Cosmos sulphureus

Cosmos sulphureus is also known as Bidens sulphurea or Yellow Cosmos. It is part of the Asteraceae family of plants. It is a half-hardy annual. It is native to Mexico, Central America, and South America. Most cultivar’s height range between 30cm to 90cm or 1 to 3ft. The foliage is opposite and pinnately divided. The flowers range from yellow to oranges and red. It flowers through summer and autumn.

Cosmos sulphureus
Cosmos sulphureus at Cleary Garden in London

Plant Cosmos sulphureus in the sun in moist but well-drained soil. It prefers more alkaline soil. This is a drought-tolerant plant. Deadheading flowers can prolong the flowering season.

Cosmos sulphureus
Cosmos sulphureus at Cleary Garden, London

Cosmos sulphureus attracts birds and butterflies. It is self-seeding and is considered invasive in the United States. Propagate Cosmos sulphureus from seeds usually, it germinates between 1 to 3 weeks depending on the climate. It flowers about two months after germination. It is generally disease-free and pest-free, however, watch out for gray mold, slugs, and aphids.

Cosmos sulphureus is used as food for example in Indonesia it is called Lalab or Gudang, which are the young shoots of Cosmos sulphureus and are consumed raw as well as cooked, in Thailand, they make tea from the flowers. The flowers can be used as a dye for fabric or wool.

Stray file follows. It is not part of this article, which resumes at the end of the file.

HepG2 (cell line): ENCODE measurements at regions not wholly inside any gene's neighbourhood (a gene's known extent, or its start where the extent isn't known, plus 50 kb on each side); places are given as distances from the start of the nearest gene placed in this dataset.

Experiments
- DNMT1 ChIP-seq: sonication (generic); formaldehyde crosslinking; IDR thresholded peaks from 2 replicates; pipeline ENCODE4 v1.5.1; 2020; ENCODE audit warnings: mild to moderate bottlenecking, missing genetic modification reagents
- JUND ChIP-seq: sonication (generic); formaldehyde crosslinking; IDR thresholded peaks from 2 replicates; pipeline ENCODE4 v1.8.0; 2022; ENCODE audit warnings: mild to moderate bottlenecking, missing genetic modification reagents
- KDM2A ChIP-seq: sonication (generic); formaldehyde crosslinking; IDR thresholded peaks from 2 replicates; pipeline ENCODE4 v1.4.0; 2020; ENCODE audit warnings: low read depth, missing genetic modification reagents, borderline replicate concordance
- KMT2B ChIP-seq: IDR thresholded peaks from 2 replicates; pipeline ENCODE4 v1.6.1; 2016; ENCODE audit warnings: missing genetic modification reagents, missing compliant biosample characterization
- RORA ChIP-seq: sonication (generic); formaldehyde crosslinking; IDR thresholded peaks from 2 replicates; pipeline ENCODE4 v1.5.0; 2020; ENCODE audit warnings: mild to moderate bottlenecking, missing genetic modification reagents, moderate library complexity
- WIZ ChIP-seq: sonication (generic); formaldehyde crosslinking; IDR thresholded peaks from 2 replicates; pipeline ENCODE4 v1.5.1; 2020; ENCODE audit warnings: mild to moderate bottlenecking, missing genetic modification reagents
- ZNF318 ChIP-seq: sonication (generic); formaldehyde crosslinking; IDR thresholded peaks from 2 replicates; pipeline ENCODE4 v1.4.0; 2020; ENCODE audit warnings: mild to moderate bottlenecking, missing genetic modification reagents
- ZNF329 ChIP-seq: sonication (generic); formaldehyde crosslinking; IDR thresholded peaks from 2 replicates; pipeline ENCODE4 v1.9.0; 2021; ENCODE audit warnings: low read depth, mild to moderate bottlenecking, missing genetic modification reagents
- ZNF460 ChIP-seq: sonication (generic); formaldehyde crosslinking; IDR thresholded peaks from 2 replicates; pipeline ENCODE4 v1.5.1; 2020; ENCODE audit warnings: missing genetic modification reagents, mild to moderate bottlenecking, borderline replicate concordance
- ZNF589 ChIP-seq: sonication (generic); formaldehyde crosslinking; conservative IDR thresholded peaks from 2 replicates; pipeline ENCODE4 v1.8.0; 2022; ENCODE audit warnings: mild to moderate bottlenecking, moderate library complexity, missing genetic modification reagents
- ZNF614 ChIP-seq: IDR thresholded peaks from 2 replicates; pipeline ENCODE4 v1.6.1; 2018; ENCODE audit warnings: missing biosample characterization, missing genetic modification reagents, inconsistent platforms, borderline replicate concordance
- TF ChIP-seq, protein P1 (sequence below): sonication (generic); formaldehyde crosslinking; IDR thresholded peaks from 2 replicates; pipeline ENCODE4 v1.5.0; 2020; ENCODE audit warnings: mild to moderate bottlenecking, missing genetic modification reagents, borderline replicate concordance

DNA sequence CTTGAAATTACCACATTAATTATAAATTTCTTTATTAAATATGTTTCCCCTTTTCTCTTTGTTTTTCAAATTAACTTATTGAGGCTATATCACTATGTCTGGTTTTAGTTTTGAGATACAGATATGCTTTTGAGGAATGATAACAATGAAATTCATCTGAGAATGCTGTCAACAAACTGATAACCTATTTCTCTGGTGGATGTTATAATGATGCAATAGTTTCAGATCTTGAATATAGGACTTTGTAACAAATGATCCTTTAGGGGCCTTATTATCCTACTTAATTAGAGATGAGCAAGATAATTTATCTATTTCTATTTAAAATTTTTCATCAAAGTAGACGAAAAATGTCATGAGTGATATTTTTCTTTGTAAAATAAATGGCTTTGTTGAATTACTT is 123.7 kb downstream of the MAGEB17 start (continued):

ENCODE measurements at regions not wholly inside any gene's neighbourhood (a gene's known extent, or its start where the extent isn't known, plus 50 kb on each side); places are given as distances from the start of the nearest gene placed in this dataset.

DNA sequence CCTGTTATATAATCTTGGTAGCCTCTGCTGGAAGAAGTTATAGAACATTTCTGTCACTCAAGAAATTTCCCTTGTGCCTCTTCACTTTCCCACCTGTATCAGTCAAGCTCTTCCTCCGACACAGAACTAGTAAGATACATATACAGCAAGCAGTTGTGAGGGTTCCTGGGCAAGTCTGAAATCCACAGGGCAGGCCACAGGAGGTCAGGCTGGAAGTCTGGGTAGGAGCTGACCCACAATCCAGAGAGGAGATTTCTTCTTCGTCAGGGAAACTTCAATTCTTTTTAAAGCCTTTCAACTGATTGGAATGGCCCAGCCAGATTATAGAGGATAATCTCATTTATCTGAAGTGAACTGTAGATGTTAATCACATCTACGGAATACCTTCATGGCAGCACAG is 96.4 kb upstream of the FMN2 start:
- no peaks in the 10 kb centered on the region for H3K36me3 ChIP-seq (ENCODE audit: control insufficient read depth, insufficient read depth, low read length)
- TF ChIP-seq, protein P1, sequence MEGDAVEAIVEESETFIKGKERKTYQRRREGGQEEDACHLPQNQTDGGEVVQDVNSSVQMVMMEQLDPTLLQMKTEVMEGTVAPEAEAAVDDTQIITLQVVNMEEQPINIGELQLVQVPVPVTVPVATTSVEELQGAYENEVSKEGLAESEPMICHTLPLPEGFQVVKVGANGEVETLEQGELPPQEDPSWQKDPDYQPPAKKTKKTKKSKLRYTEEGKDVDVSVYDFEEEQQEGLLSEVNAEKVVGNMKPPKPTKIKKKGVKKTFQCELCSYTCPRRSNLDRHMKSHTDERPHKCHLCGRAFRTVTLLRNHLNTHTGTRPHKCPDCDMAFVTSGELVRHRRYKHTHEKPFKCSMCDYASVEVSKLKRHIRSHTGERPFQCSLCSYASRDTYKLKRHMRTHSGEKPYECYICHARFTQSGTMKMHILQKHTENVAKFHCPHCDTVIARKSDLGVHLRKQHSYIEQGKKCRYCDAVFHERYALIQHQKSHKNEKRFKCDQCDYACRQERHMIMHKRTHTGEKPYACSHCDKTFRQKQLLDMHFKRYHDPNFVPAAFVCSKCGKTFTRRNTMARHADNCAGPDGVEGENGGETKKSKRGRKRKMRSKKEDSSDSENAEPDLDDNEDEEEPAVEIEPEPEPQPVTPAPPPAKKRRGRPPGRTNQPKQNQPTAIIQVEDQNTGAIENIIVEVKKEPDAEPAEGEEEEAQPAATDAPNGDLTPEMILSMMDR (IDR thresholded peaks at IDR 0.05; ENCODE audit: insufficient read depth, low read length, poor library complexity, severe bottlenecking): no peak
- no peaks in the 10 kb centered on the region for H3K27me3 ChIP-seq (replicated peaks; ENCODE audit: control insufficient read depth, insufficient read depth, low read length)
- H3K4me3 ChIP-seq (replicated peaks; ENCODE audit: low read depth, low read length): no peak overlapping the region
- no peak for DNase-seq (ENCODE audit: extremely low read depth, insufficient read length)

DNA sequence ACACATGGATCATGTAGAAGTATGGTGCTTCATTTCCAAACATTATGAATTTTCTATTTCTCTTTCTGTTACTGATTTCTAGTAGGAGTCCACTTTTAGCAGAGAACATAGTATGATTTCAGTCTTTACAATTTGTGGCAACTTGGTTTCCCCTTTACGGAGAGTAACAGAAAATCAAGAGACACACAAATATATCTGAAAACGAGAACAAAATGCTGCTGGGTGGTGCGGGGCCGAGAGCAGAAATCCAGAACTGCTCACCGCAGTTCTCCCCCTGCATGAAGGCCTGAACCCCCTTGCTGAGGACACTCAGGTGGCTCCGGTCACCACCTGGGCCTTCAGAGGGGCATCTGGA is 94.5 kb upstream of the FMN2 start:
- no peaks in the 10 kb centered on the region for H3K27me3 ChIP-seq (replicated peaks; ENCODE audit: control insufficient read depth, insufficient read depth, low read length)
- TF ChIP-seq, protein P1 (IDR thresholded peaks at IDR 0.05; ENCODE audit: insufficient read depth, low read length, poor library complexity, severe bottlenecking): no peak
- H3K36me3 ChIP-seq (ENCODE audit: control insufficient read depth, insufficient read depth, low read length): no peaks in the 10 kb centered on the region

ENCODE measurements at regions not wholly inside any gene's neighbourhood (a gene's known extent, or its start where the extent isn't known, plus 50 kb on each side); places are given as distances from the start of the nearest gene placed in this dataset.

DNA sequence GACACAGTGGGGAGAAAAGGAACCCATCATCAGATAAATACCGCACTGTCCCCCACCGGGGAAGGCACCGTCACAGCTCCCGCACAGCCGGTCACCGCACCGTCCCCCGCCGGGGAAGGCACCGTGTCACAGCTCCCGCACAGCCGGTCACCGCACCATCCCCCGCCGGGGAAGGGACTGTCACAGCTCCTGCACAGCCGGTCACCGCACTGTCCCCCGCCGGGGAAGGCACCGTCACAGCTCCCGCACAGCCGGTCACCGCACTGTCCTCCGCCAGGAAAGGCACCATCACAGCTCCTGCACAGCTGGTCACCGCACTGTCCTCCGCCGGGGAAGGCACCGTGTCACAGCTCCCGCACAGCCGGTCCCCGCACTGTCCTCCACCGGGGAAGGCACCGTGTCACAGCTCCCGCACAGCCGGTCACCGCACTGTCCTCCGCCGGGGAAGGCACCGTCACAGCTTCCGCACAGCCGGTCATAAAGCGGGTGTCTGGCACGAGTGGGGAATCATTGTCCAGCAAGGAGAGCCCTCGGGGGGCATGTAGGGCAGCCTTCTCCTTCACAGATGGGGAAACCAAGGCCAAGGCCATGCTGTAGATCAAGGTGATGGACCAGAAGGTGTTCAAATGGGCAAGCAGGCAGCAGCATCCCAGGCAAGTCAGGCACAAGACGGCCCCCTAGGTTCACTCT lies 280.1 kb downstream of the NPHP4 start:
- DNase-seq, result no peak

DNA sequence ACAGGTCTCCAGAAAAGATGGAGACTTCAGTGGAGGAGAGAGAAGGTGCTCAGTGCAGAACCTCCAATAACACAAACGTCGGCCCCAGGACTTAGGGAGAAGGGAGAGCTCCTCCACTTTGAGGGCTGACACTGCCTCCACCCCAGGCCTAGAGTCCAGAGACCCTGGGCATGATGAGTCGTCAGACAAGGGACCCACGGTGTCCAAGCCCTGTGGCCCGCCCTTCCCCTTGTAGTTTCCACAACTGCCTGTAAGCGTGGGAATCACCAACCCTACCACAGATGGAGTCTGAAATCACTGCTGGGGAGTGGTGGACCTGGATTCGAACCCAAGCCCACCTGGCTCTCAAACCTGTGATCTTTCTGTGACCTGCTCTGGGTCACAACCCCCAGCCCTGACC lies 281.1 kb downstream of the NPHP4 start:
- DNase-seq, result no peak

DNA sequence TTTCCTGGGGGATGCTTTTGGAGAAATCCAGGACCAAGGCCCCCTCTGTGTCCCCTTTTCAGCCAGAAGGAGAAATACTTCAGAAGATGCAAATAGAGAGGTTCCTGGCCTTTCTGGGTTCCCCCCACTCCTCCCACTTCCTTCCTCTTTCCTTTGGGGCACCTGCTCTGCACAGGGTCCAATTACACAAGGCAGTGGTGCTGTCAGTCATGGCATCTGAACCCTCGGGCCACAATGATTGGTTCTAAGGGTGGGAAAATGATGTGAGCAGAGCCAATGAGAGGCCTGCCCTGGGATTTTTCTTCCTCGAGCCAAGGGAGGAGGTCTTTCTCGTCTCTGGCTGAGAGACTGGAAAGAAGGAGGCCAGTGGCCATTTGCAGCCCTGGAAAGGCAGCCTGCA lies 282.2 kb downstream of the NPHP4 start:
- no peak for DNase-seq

Cosmos sulphureus
Cosmos sulphureus at Cleary Garden London

Cosmos sulphureus photos on this page are photographed at the Cleary Garden in London. Cleary Garden is a small stepped terrace garden that was created after the bombing of World War II.

Cosmos sulphureus
Cosmos sulphureus at Cleary Garden, London

About Online Flower Garden & Dino

Dino
I am a flower enthusiast and a gardener at heart. Ever since childhood I loved reading about plants and started gardening at an early age. First by helping my father in the garden and later managing a large garden myself in my teen years. I planted and cared for a large number of plants, flowers, and trees both outdoors and in a greenhouse. To this day I enjoy visiting gardens and parks and learning about new and old specimens and varieties of plants.

Leave a Reply

Your email address will not be published. Required fields are marked *

*

Content Protected Using Blog Protector By: PcDrome.